There's a cute little cafe near the start and end of the route where we had meat soup and a hamburger. I can happily recommend the place, and their meat soup (unless you don't like the taste of lamb).

Afterwards, queuing for the loo I started randomly chatting with an American tourist lady who had just been to Helsinki a couple of weeks ago and told me stories of how beautiful the city was and how the weather was sunny etc. and I had one of the worst hits of longing for home I've had since I moved here. Helsinki is my home, I was born there and have lived there perhaps the longest in my life.

Oh well. I guess Iceland isn't such a bad place to live in either.
(If it only had more trees...)


  1. Aren't there mosquitoes in Finland? It looks pretty watery on maps.

    Iceland is gorgeous. Never been there, never wanted to go there, never knew anything about it other than that's where Icelandic horses come from. Just today I found out it's gorgeous.

  2. We have plenty of mosquitoes, enough to host a yearly mosquito killing championship, but Mývatn was still far worse than anything I have ever experienced before. The amount of them was unreal - they were like a thin curtain hovering midair. Nothing I have ever seen before could have prepared me for that. -.-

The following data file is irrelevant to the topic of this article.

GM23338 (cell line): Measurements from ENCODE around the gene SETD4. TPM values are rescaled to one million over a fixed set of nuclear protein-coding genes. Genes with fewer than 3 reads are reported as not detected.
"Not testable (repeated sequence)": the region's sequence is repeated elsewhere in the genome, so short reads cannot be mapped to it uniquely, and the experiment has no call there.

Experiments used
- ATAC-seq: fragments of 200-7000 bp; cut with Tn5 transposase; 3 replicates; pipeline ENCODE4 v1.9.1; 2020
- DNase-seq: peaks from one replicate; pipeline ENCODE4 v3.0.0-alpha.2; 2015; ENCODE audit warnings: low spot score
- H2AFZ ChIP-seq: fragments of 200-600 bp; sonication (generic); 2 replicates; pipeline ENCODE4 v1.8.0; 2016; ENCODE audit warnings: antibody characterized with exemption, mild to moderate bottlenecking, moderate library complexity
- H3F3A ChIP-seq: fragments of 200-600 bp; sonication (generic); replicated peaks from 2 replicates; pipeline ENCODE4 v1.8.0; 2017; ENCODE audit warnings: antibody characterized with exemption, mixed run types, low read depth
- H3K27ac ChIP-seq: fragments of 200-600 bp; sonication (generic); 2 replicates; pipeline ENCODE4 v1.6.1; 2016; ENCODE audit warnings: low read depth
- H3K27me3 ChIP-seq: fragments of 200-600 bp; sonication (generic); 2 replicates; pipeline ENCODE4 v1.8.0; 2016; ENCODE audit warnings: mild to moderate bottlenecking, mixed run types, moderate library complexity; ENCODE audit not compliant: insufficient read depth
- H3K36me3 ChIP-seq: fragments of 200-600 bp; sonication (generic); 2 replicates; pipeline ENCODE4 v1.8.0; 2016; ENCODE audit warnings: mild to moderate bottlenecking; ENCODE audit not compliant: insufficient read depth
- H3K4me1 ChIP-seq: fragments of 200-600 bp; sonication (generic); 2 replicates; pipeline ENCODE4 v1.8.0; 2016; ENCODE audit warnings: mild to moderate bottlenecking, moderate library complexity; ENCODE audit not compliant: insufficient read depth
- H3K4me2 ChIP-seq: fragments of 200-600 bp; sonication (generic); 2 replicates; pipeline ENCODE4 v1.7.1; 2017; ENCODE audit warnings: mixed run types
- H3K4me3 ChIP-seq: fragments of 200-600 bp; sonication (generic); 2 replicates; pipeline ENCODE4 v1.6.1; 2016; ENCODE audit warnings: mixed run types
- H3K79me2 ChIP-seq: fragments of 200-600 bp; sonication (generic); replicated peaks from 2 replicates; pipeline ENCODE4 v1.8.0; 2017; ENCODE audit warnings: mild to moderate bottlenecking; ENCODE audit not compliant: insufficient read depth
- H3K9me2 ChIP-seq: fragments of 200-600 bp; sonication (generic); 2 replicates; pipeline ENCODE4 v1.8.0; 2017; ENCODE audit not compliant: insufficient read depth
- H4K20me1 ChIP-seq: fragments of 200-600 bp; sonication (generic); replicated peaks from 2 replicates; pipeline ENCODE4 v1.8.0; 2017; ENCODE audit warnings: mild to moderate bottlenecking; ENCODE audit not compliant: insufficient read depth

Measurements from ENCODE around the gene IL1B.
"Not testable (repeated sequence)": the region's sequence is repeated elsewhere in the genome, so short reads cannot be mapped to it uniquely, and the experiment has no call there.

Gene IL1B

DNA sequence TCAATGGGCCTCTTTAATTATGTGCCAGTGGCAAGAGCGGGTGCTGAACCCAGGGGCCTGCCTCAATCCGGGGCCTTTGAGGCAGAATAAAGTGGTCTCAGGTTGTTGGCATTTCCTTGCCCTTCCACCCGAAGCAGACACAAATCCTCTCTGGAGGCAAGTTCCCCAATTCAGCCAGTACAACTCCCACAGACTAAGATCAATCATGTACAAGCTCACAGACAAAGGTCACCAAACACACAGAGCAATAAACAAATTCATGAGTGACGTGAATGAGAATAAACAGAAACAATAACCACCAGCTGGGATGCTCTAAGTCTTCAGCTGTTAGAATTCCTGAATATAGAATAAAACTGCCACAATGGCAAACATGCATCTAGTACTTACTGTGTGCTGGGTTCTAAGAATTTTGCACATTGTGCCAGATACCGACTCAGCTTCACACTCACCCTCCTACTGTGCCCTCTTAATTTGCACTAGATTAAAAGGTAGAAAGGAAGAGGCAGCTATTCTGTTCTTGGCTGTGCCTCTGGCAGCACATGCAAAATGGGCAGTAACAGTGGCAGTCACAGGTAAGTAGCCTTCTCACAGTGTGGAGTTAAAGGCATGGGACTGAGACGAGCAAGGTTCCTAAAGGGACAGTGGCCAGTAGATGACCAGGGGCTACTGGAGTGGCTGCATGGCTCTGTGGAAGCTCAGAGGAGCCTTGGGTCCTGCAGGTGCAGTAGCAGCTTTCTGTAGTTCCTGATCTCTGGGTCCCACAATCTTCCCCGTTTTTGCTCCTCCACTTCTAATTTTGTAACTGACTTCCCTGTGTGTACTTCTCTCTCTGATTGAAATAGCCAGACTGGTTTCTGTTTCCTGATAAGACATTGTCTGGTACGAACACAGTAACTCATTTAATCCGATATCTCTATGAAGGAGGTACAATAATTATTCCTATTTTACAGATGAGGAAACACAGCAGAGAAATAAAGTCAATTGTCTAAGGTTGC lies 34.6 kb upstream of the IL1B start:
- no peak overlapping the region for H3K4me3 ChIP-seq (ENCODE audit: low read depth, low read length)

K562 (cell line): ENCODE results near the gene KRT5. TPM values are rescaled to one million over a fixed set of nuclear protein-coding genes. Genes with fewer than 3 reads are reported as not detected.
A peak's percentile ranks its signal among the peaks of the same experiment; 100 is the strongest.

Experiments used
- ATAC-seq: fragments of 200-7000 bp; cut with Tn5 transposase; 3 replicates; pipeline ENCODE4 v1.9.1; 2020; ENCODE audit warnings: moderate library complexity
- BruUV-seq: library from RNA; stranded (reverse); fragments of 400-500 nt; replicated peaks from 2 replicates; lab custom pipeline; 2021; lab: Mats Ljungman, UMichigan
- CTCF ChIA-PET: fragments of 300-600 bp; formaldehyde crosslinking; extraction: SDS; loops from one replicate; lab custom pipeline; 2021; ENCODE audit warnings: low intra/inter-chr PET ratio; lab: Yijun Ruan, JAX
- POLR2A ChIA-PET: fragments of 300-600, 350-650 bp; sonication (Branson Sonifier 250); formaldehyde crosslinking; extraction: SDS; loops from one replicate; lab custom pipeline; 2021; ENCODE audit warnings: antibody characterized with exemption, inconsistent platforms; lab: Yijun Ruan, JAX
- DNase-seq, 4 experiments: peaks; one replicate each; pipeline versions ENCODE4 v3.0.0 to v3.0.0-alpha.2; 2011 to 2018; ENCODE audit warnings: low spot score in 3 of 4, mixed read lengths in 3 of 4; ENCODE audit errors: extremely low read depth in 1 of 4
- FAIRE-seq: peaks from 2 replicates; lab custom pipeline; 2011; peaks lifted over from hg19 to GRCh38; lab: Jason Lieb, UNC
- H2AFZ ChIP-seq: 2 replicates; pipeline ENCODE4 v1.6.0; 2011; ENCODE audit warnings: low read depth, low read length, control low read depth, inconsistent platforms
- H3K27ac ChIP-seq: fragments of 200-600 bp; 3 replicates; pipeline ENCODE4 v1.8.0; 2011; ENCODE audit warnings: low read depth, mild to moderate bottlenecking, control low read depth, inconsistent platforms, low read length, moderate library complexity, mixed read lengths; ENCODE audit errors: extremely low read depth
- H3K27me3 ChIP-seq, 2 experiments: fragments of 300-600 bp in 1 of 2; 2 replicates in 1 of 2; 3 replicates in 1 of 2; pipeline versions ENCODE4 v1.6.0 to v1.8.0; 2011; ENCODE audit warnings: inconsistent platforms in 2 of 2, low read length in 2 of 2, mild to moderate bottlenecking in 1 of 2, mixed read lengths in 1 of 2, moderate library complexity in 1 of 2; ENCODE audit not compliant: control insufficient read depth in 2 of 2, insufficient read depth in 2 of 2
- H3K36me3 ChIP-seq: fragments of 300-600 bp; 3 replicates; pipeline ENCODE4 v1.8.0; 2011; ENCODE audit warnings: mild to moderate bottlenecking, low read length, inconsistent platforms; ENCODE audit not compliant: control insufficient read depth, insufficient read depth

I agree, Iceland indeed is gorgeous. For some reason I hadn't found this country either until a couple of years ago, even though travelling between the Nordic countries is made as easy as it can possibly get. Now I'm really happy to live here! :)

  3. Mosquito killing! Both weirder and more practical than wife carrying. Thanks for posting the pictures! Just realized there were a few more posts I hadn't looked at.

  4. I disagree! Wife carrying is a tried and tested traditional way of moving wife from point A to point B and there might be her weight of beer in it too if you win! :DDDDD
    For more entries like these, just click the travelling -tag. :) Less talk about street fashions, more talk about birds!

  5. Sadly, I have no wife. I'd totally be down with dressing my husband up as one for beer, though. Or, you know, in general. But I doubt I'd get very far carrying him. And I doubt he could be motivated to carry me for beer, dangit.

    It is now time for me to research Finnish beer!

    Travelling, of course! I will do that. Loli isn't really my thing. Gotta admit some of those dresses are fabulous, though. I love the blue and white one!